In the contemporary story, there were times when I wanted to shake Kate, former dancer-turned-professor, and demand to know what she was thinking. This is a woman who seems to shoot herself in the foot by making low-percentage choices, to the point where they affect her career. When she receives a letter from a childhood acquaintance, it’s enough to send her into an emotional tailspin, and motivate her to leave her teaching position in Ohio and return to New York to confront the secrets of her past.

It should be noted that one of the other structural elements that makes this novel particularly haunting, is the change in person. The Kate sections are written in first person, while the Mira sections are in third person. This serves to further distance the past from the present, and I found it to be an incredibly effective choice by he author.

While this novel is likely to be more enjoyable to those readers who know the smell of leather and rosin, who have, at times, owned more leotards than t-shirts, and who danced around their living rooms pretending they were on stage, I believe it’s an appealing read to anyone who is fascinated by the way we change as we move between different stages of our lives.

Goes well with smoky Russian blend tea, strong cheese, and crusty bread.


Giveaway Girl Through Glass

One person in the US/Canada can win a copy of Girl Through Glass.

How? You have two options:

1) Follow me on Twitter (@melysse) and retweet MY tweet with the link to this review.

OR

2) Leave a comment (make sure there’s a valid email address – no one will see it but me) telling me about one of your childhood passions. Were you a dancer? Did you love horses? Were you on a softball team?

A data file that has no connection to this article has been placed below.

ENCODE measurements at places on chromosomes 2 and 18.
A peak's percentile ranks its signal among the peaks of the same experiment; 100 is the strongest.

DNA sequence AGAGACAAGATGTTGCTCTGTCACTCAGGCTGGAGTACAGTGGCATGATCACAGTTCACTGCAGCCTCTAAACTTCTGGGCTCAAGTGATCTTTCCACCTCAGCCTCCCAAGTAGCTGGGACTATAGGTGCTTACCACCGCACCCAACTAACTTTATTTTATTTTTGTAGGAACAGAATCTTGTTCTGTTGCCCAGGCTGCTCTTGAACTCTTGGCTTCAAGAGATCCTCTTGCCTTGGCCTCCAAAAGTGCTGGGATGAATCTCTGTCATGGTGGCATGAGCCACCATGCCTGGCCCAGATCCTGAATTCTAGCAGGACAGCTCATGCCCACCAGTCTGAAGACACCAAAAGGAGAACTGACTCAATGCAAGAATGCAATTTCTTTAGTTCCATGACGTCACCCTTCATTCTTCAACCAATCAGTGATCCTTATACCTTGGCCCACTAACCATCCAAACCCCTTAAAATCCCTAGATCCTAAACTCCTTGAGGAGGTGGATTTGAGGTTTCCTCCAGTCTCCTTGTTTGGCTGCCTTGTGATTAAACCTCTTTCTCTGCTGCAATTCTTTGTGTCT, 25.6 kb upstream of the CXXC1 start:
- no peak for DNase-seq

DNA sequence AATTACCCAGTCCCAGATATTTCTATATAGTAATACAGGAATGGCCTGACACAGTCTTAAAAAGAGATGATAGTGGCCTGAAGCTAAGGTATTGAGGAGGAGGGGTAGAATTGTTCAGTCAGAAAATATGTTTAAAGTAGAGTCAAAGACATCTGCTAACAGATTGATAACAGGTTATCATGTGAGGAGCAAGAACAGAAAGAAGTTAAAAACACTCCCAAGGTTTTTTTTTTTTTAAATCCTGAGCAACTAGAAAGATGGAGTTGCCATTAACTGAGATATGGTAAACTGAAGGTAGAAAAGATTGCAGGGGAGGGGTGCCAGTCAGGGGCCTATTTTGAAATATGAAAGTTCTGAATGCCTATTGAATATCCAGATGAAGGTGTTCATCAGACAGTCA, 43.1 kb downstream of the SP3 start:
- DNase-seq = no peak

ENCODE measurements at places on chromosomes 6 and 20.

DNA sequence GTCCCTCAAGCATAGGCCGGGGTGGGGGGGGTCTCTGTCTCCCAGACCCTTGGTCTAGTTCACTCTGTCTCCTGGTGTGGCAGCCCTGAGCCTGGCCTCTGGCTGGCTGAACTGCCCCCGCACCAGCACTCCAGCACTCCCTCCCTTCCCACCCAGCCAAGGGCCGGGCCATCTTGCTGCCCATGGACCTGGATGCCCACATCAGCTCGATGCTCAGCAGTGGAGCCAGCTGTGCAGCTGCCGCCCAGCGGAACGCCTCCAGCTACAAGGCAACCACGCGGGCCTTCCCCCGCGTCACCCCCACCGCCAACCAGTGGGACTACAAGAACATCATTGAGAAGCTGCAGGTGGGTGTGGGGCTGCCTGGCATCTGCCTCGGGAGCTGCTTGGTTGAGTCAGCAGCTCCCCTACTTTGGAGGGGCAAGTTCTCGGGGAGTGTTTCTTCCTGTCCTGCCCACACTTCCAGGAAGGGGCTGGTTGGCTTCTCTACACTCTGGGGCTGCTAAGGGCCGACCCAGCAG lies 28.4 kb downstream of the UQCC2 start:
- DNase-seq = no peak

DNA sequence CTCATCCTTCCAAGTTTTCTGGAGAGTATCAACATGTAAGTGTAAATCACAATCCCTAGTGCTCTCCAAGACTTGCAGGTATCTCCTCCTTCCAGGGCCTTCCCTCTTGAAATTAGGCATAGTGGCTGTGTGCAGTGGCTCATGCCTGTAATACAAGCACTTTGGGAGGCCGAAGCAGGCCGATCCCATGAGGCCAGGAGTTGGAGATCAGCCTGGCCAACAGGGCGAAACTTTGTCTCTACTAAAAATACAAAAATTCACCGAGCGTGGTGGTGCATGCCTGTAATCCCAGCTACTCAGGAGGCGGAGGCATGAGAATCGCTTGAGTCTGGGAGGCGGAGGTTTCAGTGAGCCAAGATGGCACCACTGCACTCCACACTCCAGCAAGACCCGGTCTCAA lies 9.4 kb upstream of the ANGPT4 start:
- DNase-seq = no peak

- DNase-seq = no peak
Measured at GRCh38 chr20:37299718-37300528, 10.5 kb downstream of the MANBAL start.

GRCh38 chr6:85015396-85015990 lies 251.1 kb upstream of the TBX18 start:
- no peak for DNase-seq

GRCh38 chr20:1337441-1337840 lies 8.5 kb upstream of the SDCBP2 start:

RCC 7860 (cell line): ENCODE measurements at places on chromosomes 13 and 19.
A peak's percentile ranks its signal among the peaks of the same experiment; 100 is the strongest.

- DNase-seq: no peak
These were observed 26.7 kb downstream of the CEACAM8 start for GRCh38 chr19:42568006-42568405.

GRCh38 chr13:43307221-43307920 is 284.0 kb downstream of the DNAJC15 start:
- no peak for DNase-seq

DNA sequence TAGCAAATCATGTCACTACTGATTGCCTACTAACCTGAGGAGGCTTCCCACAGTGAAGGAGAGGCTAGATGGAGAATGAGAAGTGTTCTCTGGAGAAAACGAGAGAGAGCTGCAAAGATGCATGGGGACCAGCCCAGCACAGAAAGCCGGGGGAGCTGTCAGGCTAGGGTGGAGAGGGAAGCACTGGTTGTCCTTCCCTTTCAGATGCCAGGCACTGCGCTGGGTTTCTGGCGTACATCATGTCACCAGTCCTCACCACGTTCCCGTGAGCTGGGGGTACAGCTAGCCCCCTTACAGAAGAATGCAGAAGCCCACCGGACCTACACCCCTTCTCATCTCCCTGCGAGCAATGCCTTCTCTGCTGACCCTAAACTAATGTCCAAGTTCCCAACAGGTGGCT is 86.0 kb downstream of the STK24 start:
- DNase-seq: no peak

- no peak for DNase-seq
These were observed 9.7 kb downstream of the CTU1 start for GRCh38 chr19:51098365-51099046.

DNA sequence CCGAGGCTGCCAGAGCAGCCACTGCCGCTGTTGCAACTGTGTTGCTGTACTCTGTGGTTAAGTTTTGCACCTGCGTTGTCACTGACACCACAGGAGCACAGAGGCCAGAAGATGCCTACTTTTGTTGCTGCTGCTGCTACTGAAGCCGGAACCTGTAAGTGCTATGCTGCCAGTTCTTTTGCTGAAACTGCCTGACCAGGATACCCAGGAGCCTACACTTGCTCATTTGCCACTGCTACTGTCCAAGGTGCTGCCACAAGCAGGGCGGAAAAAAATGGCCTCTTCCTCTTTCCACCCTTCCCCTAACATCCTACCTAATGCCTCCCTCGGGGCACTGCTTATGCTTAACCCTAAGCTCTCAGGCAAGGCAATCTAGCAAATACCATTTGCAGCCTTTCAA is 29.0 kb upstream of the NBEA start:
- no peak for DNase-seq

You have until 11:59 PM US Central time on Monday, February 1st.

Winner will be informed by email or direct message on Twitter (as applicable).


Sari’s Tour Stops TLC Book Tours

Tuesday, January 26th: Bibliotica

Wednesday, January 27th: Bibliophiliac

Thursday, January 28th: Lavish Bookshelf

Friday, January 29th: Broken Teepee

Monday, February 1st: Stephany Writes

Tuesday, February 2nd: Raven Haired Girl

Wednesday, February 3rd: 5 Minutes For Books

Thursday, February 4th: Book Journey

Monday, February 9th: Sara’s Organized Chaos

Wednesday, February 11th: Thoughts on This ‘n That

Thursday, February 12th: A Book Geek

Tuesday, February 16th: Kritters Ramblings

Wednesday, February 17th: Jenn’s Bookshelves

Thursday, February 18th: A Bookish Way of LIfe

Monday, February 22nd: View from the Birdhouse

Tuesday, February 23rd: Books on the Table

Wednesday, February 24th: Dreams, Etc.

 

 

The Readers of Broken Wing Recommend, by Katarina Bivald #RafflecopterGiveaway #review

About the book, The Readers of Broken Wheel Recommend The Readers of Broken Wheel Recommend

  • Paperback: 400 pages
  • Publisher: Sourcebooks Landmark (January 19, 2016)

The International Bestseller.
Once you let a book into your life, the most unexpected things can happen…
Broken Wheel, Iowa, has never seen anyone like Sara, who traveled all the way from Sweden just to meet her pen pal, Amy. When she arrives, however, she finds that Amy’s funeral has just ended. Luckily, the townspeople are happy to look after their bewildered tourist—even if they don’t understand her peculiar need for books. Marooned in a farm town that’s almost beyond repair, Sara starts a bookstore in honor of her friend’s memory. All she wants is to share the books she loves with the citizens of Broken Wheel and to convince them that reading is one of the great joys of life. But she makes some unconventional choices that could force a lot of secrets into the open and change things for everyone in town. Reminiscent of The Guernsey Literary and Potato Peel Pie Society, this is a warm, witty book about friendship, stories, and love.

Buy, read, and discuss this book:

Amazon | Barnes & Noble | Goodreads


About the author, Katarina Bivald Katarina Bivald

Katarina Bivald grew up working part-time in a bookshop. Today she lives outside of Stockholm, Sweden, with her sister and as many bookshelves she can get by her. She’s currently trying to persuade her sister that having a shelf for winter jackets and shoes is completely unnecessary. There should be enough space for a book shelf or two instead. Limited success so far. Apparantly, her sister is also stubbornly refusing to even discuss using the bath room to store books.